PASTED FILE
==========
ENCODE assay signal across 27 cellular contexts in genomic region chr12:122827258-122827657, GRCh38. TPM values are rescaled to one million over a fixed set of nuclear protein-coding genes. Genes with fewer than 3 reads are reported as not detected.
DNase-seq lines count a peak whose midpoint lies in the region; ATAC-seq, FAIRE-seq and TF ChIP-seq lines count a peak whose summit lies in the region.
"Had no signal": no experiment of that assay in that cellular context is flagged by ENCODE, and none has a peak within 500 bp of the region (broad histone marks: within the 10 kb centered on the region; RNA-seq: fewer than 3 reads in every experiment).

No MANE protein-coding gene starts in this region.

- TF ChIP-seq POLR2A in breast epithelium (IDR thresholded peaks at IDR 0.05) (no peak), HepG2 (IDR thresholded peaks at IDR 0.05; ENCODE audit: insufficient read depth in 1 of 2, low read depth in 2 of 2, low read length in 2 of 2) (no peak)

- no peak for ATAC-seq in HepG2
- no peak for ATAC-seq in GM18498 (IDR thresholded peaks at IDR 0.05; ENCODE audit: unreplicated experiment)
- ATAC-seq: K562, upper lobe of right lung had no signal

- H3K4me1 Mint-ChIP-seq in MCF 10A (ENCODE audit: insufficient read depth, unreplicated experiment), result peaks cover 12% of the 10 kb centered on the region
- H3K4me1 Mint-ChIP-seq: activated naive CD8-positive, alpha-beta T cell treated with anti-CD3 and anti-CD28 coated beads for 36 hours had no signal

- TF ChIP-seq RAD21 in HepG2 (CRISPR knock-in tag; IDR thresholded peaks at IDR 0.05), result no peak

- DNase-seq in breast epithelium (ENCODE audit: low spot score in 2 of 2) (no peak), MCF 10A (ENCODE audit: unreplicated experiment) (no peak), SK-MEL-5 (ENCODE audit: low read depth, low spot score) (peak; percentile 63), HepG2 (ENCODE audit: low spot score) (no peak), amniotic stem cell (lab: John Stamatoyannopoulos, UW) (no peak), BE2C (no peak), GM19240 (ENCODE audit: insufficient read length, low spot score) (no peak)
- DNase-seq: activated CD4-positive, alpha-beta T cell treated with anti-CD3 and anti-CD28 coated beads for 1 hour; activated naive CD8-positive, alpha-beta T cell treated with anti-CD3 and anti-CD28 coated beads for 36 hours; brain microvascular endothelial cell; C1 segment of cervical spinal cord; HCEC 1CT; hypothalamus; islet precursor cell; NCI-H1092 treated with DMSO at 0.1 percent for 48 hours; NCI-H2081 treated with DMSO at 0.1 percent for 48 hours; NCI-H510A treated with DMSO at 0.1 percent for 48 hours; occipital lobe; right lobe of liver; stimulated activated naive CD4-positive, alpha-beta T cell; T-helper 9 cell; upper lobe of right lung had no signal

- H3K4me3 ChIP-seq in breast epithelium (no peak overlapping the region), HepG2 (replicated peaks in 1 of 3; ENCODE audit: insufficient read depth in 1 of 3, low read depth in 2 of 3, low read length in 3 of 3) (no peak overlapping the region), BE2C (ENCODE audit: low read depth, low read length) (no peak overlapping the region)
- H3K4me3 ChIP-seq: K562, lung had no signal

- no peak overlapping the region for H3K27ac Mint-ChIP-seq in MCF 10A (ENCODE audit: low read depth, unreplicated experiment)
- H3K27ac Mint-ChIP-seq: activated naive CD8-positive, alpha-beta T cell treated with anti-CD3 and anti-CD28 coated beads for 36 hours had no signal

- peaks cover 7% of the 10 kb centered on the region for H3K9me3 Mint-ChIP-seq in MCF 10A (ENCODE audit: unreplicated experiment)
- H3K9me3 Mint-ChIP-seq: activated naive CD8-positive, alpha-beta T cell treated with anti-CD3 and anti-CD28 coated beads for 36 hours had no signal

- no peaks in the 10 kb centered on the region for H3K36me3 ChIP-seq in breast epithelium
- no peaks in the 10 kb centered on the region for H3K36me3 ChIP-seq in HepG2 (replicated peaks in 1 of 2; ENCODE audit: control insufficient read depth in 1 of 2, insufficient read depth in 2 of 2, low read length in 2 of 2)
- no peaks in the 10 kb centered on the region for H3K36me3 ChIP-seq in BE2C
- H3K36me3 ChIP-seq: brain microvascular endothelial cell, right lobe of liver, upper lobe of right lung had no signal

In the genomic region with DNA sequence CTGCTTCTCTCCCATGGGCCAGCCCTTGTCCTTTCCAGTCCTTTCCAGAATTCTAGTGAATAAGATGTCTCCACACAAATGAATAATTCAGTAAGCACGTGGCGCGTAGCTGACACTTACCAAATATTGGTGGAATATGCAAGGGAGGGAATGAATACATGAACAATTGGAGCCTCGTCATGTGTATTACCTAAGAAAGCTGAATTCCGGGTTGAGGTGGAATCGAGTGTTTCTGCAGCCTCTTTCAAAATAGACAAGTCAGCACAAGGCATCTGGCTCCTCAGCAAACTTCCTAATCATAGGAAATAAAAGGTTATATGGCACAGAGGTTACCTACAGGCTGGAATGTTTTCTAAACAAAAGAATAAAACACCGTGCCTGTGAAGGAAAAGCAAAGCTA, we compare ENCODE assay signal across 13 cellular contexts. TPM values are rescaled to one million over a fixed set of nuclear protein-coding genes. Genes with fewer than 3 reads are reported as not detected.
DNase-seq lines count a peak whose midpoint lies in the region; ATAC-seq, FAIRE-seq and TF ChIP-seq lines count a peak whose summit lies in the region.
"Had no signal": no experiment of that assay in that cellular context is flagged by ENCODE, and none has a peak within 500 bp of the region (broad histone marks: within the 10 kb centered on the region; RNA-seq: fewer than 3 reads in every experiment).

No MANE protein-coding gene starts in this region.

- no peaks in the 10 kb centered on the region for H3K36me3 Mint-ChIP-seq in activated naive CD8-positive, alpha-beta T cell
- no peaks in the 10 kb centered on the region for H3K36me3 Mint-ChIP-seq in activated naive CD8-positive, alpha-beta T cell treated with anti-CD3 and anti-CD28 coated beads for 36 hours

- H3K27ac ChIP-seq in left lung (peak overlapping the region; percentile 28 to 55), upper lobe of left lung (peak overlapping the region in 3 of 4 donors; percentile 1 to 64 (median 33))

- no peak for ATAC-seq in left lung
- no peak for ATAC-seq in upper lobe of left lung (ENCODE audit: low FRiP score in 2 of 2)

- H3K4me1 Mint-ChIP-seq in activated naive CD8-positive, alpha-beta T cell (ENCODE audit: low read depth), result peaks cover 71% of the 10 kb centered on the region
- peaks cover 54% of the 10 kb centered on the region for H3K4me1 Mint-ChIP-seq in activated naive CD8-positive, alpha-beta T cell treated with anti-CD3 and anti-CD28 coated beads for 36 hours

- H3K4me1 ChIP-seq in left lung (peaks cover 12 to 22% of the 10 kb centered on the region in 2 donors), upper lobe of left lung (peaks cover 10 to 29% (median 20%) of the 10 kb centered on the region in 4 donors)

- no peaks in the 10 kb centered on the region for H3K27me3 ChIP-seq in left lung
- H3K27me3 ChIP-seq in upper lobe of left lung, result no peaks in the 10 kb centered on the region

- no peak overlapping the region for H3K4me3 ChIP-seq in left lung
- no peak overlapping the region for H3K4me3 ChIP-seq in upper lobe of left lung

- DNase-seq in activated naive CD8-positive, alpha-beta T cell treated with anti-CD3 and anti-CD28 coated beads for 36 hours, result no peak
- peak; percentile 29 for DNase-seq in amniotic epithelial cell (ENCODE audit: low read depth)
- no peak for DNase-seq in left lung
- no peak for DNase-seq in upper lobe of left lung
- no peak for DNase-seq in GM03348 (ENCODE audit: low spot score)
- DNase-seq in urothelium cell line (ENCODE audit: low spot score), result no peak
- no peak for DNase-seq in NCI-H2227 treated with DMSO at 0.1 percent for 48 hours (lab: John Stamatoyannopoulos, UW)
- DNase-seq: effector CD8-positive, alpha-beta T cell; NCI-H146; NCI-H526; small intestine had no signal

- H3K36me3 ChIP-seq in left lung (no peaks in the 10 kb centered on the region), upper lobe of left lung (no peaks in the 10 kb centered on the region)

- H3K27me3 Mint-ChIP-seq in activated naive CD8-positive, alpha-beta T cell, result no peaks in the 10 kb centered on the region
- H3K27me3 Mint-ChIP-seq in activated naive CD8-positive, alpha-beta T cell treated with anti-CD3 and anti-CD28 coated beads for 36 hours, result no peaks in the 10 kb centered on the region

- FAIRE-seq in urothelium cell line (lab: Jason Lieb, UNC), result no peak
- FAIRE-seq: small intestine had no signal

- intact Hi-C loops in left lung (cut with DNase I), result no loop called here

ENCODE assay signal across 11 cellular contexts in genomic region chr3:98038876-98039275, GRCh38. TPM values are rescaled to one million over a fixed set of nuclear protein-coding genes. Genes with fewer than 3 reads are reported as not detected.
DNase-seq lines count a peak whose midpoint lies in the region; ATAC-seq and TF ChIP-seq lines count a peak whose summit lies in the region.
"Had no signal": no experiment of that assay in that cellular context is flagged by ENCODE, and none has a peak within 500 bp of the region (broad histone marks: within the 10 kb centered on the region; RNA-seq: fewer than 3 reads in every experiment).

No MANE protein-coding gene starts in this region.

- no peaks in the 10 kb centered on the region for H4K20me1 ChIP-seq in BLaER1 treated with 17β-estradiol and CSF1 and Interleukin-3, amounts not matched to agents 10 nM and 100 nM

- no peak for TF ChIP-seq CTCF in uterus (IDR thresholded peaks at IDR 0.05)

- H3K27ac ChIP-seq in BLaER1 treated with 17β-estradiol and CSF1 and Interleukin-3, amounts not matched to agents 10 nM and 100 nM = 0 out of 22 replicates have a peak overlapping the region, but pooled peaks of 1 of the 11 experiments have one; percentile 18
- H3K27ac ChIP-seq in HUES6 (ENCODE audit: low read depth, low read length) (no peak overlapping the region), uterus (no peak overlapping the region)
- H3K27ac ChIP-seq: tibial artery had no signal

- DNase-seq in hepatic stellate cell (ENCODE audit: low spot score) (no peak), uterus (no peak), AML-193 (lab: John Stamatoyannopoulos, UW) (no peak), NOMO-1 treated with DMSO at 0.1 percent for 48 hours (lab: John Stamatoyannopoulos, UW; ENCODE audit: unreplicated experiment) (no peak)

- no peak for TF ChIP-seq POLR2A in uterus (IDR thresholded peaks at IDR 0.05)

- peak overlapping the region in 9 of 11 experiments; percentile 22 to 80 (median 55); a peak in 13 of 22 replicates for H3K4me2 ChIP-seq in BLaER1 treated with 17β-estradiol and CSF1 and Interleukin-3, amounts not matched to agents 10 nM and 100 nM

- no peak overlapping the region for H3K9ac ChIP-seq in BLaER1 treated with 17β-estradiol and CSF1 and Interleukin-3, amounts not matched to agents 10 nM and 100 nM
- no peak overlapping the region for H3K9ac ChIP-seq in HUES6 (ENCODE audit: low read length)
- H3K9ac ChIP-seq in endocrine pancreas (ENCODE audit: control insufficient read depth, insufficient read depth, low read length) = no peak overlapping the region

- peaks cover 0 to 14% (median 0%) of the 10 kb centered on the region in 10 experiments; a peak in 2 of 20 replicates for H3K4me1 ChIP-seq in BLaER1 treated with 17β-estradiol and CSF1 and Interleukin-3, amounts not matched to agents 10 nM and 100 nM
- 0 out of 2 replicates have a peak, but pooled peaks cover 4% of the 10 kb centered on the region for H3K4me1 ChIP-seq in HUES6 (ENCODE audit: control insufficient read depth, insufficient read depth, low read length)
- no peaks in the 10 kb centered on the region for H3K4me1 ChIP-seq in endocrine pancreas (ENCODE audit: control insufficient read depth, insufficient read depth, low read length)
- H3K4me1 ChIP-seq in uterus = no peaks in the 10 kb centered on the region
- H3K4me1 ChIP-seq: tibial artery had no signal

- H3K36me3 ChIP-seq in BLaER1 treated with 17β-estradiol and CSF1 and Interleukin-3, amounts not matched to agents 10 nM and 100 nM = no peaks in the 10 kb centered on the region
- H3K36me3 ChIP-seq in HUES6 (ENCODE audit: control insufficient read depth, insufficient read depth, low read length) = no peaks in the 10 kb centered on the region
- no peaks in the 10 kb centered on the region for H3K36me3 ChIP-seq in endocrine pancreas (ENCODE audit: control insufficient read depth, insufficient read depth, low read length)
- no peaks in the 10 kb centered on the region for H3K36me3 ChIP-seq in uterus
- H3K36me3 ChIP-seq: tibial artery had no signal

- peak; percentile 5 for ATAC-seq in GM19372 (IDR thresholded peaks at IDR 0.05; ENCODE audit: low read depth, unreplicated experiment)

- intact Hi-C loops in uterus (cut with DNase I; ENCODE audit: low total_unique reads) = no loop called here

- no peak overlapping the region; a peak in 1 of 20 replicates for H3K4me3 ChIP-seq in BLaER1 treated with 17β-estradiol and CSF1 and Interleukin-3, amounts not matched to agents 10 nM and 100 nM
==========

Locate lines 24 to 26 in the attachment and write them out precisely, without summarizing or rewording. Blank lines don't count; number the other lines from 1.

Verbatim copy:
In the genomic region with DNA sequence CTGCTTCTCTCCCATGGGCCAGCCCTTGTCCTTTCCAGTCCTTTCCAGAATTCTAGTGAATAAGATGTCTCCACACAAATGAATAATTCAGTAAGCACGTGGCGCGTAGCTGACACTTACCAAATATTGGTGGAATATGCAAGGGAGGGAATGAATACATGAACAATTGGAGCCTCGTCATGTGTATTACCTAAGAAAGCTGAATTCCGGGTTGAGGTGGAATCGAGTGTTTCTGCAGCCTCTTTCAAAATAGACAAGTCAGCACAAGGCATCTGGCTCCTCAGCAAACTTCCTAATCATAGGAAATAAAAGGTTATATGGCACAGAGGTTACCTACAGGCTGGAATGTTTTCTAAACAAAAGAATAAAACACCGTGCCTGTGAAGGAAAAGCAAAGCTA, we compare ENCODE assay signal across 13 cellular contexts. TPM values are rescaled to one million over a fixed set of nuclear protein-coding genes. Genes with fewer than 3 reads are reported as not detected.
DNase-seq lines count a peak whose midpoint lies in the region; ATAC-seq, FAIRE-seq and TF ChIP-seq lines count a peak whose summit lies in the region.
"Had no signal": no experiment of that assay in that cellular context is flagged by ENCODE, and none has a peak within 500 bp of the region (broad histone marks: within the 10 kb centered on the region; RNA-seq: fewer than 3 reads in every experiment).